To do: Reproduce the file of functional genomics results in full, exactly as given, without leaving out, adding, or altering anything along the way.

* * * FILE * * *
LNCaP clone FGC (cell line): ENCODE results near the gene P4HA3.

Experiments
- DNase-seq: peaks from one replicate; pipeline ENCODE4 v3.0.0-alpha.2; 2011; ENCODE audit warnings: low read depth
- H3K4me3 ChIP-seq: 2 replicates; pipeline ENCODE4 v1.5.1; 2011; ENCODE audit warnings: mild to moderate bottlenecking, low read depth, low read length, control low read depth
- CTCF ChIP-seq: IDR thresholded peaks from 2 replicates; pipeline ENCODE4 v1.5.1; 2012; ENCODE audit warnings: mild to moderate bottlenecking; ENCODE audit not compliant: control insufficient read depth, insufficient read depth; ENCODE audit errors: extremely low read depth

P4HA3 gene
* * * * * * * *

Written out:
LNCaP clone FGC (cell line): ENCODE results near the gene P4HA3.

Experiments
- DNase-seq: peaks from one replicate; pipeline ENCODE4 v3.0.0-alpha.2; 2011; ENCODE audit warnings: low read depth
- H3K4me3 ChIP-seq: 2 replicates; pipeline ENCODE4 v1.5.1; 2011; ENCODE audit warnings: mild to moderate bottlenecking, low read depth, low read length, control low read depth
- CTCF ChIP-seq: IDR thresholded peaks from 2 replicates; pipeline ENCODE4 v1.5.1; 2012; ENCODE audit warnings: mild to moderate bottlenecking; ENCODE audit not compliant: control insufficient read depth, insufficient read depth; ENCODE audit errors: extremely low read depth

P4HA3 gene